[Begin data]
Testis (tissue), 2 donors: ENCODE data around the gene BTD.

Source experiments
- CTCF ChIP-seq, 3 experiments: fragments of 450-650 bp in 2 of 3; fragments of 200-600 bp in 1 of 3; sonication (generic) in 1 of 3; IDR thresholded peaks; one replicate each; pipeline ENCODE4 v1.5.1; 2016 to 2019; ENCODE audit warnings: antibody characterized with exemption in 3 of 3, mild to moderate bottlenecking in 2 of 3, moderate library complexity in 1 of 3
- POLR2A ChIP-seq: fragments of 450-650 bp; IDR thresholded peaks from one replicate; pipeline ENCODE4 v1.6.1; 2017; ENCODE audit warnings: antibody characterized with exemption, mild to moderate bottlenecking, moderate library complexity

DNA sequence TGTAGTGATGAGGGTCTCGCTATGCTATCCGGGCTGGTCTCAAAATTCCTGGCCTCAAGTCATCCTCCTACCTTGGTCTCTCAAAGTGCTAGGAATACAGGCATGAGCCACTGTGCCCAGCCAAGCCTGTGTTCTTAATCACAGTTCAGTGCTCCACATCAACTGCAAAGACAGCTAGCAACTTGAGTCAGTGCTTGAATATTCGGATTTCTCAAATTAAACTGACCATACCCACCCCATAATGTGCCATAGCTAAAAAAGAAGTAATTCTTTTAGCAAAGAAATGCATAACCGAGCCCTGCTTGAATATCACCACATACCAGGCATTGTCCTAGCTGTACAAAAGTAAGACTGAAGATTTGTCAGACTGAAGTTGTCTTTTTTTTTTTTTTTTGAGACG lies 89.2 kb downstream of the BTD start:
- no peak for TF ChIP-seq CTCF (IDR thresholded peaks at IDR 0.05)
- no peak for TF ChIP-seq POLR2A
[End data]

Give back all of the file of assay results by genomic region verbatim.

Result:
Testis (tissue), 2 donors: ENCODE data around the gene BTD.

Source experiments
- CTCF ChIP-seq, 3 experiments: fragments of 450-650 bp in 2 of 3; fragments of 200-600 bp in 1 of 3; sonication (generic) in 1 of 3; IDR thresholded peaks; one replicate each; pipeline ENCODE4 v1.5.1; 2016 to 2019; ENCODE audit warnings: antibody characterized with exemption in 3 of 3, mild to moderate bottlenecking in 2 of 3, moderate library complexity in 1 of 3
- POLR2A ChIP-seq: fragments of 450-650 bp; IDR thresholded peaks from one replicate; pipeline ENCODE4 v1.6.1; 2017; ENCODE audit warnings: antibody characterized with exemption, mild to moderate bottlenecking, moderate library complexity

DNA sequence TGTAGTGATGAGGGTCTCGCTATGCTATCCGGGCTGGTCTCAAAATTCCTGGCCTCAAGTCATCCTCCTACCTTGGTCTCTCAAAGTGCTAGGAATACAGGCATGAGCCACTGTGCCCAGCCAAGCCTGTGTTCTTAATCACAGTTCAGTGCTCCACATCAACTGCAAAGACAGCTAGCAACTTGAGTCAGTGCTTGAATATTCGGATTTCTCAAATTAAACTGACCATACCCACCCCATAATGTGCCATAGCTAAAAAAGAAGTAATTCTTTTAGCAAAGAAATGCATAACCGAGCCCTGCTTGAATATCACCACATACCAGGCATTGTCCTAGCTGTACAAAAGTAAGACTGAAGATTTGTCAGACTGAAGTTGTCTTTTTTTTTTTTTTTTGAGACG lies 89.2 kb downstream of the BTD start:
- no peak for TF ChIP-seq CTCF (IDR thresholded peaks at IDR 0.05)
- no peak for TF ChIP-seq POLR2A